Reaching across the divide (I)

by Salameh Nematt
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Dear Akiva,

The ancient Romans used to say: "Ex Oriente Lux," which means: "Light comes from the East." They were not merely referring to the fact that the sun rises from the east. The three main monotheistic religions originated from the so-called Middle East. Indeed, civilization itself started in Mesopotamia.

But in today's world, the Middle East is better known for being the world's biggest source of political upheaval and violence that has not only plagued the region's people, but is now threatening global security. The term "terrorism," which is yet to gain a globally accepted definition, has become a common term associated with developments in the Middle East, and, more ominously, linked to people originating from that mainly Muslim part of the world.

When perpetrators of these violent acts, which are mainly committed against innocent civilians, portray their murderous acts as being in the service of God, one is reminded of Christianity in the Dark Ages and of bloody "Crusades" that terrorized people in the Middle East nearly a thousand years ago. Are these self-righteous and self-appointed guardians of Islam - Bin Laden and Co. - just beginning to adopt tactics pursued by Christian leaders in Medieval times?

Judaism is not free of the violent types who use religion as a means to achieve political gains either. A case in point is the terrorism committed by the Irgun and Stern gangs in Palestine during the 1940s movement to establish the state of Israel.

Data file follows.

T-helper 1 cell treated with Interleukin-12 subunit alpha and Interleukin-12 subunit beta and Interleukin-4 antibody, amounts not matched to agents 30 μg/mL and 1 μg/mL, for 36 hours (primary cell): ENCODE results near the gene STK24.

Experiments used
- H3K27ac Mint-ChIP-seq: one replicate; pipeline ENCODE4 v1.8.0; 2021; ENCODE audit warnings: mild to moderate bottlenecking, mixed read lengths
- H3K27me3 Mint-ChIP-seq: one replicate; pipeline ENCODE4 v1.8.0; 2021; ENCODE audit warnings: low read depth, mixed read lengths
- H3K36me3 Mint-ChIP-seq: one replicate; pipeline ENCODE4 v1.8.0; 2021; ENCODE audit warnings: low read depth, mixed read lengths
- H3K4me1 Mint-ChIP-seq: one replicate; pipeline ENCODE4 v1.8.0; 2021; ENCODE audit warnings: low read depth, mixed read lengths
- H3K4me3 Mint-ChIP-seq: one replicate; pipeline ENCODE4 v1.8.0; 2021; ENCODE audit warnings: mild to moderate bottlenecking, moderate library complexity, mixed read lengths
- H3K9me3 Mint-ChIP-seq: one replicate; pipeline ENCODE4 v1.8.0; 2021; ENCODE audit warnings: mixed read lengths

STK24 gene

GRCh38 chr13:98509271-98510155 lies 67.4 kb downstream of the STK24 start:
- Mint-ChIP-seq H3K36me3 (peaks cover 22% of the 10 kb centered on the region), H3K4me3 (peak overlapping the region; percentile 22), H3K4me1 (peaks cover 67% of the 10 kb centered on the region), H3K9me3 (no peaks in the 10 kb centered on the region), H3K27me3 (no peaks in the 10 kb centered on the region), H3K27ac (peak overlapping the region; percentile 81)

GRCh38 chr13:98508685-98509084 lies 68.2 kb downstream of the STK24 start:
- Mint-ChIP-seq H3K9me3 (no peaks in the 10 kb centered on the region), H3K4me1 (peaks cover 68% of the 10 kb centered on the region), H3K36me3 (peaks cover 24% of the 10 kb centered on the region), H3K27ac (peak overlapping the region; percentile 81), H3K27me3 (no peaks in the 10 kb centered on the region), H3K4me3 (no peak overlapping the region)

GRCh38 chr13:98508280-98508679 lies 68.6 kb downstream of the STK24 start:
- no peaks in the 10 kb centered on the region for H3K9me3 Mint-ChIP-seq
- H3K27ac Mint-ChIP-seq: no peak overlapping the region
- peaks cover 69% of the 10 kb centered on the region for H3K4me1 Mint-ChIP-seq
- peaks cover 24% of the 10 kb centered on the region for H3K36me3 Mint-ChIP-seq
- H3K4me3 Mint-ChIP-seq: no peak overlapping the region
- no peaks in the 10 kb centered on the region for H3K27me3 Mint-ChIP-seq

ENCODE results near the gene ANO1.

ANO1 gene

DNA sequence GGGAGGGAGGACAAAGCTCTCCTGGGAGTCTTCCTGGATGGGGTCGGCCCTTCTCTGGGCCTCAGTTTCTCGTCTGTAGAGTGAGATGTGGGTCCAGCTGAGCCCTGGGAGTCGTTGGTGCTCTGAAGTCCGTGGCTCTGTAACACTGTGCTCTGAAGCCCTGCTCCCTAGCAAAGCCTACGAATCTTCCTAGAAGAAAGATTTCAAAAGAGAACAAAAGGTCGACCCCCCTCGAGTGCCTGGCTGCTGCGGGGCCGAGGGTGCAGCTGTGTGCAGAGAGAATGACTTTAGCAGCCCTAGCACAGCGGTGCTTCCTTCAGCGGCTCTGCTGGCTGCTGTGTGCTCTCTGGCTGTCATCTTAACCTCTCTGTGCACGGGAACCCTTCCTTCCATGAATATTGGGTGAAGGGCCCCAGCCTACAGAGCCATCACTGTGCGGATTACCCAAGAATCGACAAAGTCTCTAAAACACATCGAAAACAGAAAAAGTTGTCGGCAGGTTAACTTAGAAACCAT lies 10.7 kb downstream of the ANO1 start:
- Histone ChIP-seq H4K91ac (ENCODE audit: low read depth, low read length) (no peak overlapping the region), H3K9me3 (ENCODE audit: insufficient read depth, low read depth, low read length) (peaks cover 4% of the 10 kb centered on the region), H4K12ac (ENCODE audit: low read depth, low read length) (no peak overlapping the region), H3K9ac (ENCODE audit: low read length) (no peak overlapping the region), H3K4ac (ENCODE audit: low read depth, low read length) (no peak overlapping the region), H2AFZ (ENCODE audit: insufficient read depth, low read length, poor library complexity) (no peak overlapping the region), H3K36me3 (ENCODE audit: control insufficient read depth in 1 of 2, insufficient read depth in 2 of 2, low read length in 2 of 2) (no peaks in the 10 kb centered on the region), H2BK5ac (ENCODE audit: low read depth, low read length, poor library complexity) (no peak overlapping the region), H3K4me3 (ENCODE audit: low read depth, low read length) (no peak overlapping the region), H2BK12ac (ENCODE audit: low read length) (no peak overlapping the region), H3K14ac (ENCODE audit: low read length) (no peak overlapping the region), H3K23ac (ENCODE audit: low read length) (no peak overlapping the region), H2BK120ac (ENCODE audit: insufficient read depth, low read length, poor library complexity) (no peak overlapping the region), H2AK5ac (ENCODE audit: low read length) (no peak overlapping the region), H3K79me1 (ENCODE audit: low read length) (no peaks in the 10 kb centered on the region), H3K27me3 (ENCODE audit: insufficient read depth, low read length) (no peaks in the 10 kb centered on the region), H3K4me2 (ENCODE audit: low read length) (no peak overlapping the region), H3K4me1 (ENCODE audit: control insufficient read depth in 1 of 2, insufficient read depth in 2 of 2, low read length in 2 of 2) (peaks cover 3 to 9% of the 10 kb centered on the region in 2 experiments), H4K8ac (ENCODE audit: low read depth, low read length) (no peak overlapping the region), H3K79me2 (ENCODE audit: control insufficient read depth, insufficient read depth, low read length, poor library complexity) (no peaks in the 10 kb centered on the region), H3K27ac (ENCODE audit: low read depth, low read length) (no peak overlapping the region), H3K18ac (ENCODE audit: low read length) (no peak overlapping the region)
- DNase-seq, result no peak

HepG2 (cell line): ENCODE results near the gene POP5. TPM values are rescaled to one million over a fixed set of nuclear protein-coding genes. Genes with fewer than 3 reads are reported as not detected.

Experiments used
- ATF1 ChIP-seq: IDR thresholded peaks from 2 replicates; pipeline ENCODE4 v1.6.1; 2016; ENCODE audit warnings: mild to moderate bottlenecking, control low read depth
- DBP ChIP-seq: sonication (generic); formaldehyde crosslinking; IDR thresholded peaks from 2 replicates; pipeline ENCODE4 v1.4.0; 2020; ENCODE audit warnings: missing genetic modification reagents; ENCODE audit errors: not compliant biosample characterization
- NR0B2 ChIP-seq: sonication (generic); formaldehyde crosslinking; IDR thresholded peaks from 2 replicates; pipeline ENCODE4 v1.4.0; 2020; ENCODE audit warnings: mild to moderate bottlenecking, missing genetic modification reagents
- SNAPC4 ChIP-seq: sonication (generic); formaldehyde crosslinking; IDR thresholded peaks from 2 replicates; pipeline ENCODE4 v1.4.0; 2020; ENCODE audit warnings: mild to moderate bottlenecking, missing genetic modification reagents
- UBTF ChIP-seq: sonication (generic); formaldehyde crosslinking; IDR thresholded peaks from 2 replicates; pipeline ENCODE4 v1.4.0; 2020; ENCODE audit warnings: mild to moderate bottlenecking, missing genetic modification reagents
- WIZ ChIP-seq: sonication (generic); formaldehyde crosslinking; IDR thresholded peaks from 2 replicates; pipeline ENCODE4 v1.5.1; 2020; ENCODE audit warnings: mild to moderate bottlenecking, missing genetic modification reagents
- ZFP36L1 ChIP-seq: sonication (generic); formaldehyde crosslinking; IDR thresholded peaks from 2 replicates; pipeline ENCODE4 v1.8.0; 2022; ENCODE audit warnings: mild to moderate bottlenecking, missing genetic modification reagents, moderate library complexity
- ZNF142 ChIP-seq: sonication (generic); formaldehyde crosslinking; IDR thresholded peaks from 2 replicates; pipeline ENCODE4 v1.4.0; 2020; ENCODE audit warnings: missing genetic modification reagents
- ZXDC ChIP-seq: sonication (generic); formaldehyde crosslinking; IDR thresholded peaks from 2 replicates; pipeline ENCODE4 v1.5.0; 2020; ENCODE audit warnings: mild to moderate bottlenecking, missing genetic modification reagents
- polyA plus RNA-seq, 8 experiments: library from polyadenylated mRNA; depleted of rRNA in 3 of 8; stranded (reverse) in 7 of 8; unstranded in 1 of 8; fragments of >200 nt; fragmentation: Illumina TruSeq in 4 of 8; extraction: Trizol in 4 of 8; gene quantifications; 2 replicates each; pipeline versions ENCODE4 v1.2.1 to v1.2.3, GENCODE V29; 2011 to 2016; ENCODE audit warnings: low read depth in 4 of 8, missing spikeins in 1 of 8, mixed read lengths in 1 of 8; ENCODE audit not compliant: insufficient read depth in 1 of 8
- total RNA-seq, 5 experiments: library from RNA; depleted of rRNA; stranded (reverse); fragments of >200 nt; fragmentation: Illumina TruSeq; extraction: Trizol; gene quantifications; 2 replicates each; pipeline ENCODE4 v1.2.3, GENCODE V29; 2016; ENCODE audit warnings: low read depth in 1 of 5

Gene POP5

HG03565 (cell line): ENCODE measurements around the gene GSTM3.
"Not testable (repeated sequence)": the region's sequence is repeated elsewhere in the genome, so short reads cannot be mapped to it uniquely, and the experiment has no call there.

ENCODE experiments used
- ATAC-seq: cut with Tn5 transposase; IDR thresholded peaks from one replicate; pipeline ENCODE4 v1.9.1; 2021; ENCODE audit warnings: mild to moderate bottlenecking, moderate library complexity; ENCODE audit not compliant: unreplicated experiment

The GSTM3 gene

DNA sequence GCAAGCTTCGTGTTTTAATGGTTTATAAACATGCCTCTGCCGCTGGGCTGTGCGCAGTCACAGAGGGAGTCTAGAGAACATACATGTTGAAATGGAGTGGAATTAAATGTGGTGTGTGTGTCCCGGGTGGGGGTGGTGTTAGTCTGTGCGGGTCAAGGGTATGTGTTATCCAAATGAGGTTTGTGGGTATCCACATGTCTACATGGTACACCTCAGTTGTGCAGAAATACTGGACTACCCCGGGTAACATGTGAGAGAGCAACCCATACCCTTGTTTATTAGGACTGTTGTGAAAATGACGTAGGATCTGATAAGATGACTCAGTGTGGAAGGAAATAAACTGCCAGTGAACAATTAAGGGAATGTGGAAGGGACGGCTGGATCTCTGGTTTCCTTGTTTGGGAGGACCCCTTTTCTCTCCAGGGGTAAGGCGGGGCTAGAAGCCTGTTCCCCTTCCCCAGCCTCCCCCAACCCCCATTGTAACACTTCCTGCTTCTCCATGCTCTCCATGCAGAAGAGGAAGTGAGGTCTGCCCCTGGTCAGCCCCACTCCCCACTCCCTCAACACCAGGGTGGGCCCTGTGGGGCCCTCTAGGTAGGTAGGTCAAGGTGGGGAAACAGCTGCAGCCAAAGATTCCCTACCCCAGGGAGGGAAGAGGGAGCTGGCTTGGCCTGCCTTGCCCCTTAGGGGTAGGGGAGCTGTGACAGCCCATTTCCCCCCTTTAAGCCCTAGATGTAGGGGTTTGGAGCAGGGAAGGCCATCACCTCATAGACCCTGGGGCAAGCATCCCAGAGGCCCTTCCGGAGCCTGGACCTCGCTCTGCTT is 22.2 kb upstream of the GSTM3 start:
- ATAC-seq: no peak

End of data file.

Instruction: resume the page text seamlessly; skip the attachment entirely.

Even if we assume that the Jews and the Christians have succeeded in achieving some of their goals through violence in the past, what do the Muslim extremists, including Hamas and Hizbullah and their Iranian and Syrian backers, hope to achieve today in a world where what you could get away with a few centuries ago, or even a few decades ago, is no longer tenable?

How did the cradle of civilization turn into the cradle of blind political violence in the name of religion?

Dear Akiva, one could go as far back as the Crusades, or much more recently to the times of European colonization of the Middle East and the creation of Israel, with Western backing. One could blame today's miserable state of affairs both on the history of Western involvement in the region and the corrupt and oppressive regimes left behind to rule.

But this alone could not have created the type of terrorism we witness today. For why do Muslims kill fellow Muslims in Iraq and elsewhere more than they target alien, Western invaders?

One must question whether the politics of despair are responsible for the kind of violence we have been witnessing in the last few years. ? Is the absence of hope for Palestinians a recipe for further violence against Israel and among Palestinians themselves? This is a question that needs to be answered if we are to understand what drives these extremist and fanatical groups to wreak havoc in the Middle East and beyond.

It is naive to think that religion is responsible for the violence in the Middle East, even if it is often used as a convenient excuse for achieving political goals. Violence is the product of weak and desperate people suffering unaddressed grievances, real and imagined. The failure of states in the region to provide peaceful means for political change through a democratic process has largely contributed to the growing phenomenon. Threats to regional and global security are the product of current realities in the Middle East that must change before we can hope that the cradle of civilization can once again become a beacon of light upon nations.